Together Again

Greetings, friends!

The second-year PT students are back at Elon post-clinical and the Neuro module is in full swing! We spent January and February on clinical; we were on our feet all day treating patients, and getting a taste of the real world of PT. A majority of my class was in the outpatient orthopedic setting; by the end of the clinical, we were all able to carry 75 percent of an entry-level PT’s caseload! It is pretty cool to see how much we have learned and how far we have come over the course of a year.

I am not going to lie; I really miss working in the clinic! I was in an outpatient orthopedic clinic near Myrtle Beach. I learned so much about patient care and treatment, and therapeutic interventions from the PTs and PTAs I worked with. My clinical instructor was one of the kindest and most patient people I have ever had the pleasure of meeting. She was so encouraging and wanted me to get the most out of my clinical experience. She also provided me with the wonderful opportunity to observe total hip and knee replacement surgeries. It was a very bloody, but absolutely amazing experience. My clinical instructor made me feel like home in a place where I knew no one. She invited me out to dinner with her family, and we even (and the other lady PTs) went to a painting and wine event!

But alas, we are out of the clinic and back in the classroom. Although I miss the clinic, it is wonderful to have our PT family back together again! March was definitely a transition month for my class. We all had the time to share great/funny/sad stories of our clinical experiences, but had to quickly get back into study mode.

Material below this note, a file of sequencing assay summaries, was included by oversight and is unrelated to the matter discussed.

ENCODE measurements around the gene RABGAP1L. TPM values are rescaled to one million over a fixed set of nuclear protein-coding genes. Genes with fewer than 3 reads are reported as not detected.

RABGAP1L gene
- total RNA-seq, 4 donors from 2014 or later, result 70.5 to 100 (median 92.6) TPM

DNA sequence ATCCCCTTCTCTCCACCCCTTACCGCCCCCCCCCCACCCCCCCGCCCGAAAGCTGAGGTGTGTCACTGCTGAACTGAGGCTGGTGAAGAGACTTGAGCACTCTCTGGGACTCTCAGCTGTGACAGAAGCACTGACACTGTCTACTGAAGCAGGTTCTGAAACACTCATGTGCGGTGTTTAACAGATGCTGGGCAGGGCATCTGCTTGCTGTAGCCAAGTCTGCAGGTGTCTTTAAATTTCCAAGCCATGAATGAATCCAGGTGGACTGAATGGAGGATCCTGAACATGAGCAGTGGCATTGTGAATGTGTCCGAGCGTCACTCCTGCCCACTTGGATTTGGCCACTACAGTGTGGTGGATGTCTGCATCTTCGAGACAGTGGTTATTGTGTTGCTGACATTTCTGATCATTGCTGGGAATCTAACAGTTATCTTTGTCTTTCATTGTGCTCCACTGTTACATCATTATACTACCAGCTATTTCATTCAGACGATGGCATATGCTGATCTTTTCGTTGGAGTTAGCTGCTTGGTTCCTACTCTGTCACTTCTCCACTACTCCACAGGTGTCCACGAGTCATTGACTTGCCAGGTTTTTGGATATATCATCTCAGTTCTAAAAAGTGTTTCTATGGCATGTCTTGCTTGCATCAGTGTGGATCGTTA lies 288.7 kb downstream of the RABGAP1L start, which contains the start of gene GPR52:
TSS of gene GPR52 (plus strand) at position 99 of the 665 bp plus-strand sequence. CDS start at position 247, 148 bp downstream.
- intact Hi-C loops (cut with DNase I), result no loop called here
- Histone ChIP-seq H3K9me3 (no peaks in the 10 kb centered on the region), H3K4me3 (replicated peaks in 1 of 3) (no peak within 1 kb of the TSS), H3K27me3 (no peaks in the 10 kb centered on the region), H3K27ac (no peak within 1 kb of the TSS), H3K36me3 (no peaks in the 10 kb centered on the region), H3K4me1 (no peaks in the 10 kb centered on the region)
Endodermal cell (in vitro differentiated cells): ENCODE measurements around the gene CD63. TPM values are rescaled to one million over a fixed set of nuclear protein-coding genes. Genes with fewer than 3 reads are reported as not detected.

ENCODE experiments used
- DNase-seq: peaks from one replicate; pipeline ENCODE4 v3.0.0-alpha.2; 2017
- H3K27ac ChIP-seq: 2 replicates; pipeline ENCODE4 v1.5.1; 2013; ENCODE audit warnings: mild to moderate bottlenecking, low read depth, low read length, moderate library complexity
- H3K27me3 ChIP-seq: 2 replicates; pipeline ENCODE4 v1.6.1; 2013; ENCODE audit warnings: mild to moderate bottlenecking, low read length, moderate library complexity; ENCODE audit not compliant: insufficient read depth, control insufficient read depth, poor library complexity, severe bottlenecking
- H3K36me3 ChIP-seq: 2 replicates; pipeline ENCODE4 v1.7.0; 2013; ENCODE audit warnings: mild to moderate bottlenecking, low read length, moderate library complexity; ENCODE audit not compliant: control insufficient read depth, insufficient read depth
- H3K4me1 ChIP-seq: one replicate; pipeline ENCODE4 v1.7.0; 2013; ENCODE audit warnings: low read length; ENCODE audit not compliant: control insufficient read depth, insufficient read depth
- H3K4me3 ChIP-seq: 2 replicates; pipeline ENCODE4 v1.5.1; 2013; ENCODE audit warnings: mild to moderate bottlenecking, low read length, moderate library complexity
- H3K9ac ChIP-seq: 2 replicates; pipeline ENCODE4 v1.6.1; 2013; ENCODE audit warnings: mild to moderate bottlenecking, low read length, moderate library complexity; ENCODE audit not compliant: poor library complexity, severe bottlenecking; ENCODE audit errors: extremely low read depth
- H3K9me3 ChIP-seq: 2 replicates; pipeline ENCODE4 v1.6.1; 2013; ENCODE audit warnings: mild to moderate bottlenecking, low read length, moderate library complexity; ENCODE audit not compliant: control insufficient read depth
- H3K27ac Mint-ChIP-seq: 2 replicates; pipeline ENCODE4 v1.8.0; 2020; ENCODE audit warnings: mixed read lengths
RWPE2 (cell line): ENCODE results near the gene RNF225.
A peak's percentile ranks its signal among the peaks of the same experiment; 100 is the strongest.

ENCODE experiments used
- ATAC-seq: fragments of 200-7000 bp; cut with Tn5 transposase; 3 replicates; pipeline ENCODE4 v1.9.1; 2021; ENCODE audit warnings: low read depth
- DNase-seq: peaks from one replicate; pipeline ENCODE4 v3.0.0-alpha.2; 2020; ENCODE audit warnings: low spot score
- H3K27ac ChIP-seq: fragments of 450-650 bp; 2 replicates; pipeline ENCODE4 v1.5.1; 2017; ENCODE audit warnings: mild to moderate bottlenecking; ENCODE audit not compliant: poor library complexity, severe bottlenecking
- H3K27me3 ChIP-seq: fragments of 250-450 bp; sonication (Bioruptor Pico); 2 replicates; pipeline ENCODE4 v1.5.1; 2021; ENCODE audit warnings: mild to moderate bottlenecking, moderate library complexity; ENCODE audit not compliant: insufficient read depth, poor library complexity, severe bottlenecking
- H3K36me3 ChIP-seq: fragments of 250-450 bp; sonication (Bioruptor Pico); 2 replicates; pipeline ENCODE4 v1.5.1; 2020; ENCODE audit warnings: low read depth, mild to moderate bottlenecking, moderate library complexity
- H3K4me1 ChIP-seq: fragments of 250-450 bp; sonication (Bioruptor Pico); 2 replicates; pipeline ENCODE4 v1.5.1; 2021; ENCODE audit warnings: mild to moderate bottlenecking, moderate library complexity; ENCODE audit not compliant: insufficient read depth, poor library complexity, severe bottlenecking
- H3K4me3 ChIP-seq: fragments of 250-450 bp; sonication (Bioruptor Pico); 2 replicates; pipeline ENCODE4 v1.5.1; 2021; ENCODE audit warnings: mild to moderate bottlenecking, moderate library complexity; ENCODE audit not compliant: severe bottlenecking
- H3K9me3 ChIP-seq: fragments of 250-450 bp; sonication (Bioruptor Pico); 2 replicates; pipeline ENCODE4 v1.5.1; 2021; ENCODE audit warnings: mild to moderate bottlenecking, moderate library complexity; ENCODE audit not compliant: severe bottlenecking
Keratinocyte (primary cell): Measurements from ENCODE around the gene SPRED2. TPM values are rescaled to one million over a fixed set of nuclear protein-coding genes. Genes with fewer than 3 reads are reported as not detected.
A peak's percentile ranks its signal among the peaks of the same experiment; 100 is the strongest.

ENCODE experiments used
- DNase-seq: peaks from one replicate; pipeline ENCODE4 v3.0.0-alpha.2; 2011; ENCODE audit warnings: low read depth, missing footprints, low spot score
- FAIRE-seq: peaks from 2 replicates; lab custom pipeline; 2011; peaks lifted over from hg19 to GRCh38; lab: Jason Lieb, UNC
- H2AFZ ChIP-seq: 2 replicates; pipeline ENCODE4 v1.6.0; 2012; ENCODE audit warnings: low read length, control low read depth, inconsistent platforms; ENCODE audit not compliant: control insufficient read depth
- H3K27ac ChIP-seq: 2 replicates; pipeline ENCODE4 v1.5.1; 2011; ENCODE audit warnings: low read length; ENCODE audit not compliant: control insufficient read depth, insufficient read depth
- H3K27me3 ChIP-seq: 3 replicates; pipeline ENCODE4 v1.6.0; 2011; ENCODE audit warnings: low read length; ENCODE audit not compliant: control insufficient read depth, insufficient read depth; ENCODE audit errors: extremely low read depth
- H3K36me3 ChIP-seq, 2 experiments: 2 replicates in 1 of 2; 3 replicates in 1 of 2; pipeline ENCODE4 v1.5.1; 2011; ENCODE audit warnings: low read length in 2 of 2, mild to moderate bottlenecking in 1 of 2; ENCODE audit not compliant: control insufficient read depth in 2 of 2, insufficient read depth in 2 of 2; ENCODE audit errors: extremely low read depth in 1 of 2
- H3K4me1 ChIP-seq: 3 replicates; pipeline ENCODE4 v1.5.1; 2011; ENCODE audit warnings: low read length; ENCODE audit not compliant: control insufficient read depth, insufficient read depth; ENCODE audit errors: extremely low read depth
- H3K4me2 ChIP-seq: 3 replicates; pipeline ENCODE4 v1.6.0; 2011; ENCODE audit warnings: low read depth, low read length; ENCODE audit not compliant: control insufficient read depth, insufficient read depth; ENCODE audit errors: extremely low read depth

But not too quickly!

March is the one time of year where all three PT cohorts are together at the Francis Center. It is really cool to see the Francis Center hustling and bustling with brilliant minds! We all had time to mingle amongst each other while eating pizza provided by the PT department, and the new first-year class seems like a fun and smart bunch of people!

I know I talk about this a lot, but PT friends become family. I can already see it happening in the first-year class! We spend Saturdays at the coffee shops together, go camping together, and work out together. Some of us weren’t able to spend Easter with our families back in other states, but it was OK because we had our PT families here. We also know how to be competitive with each other and had another successful year of March Madness together. Third place for this girl!

Now back to good stuff…NEURO!

Instead of learning about ACL and rotator cuff tears like last fall during our orthopedic module, we are now learning about dysdiadochokinesia, homonymous hemianopsia, and habenulointerpeduncular tracts amongst other things. Neuro is another language. It’s difficult, but it is all right because we have Dr. Folger and Dr. Andrews there to interpret it all for us. They simplify neuroscience as much as they can to make it easier for us to understand. We also draw a lot to help us make sense of things within the brain and spinal cord. Sometimes I wonder whether I’m going to PT school to be a physical therapist or to be an artist!

Prior to PT school I didn’t understand how much diversity there is within the field of physical therapy. Treating a patient with orthopedic injuries is so different than caring for a patient who presents with neurological deficits. Patients need physical therapy is a variety of different settings: outpatient, inpatient, sub-acute, acute, skilled nursing facilities, home health, and more! Each and every day as a physical therapist is different which makes the career very exciting! Each patient presents with a different problem and individual needs; however, PTs have one common goal for all patients and that is to improve their quality of life. It is a lot of information for us students to learn, but with the help of our professors, it is exciting to know we will be able to confidently treat anyone with a physical ailment by the end of next year.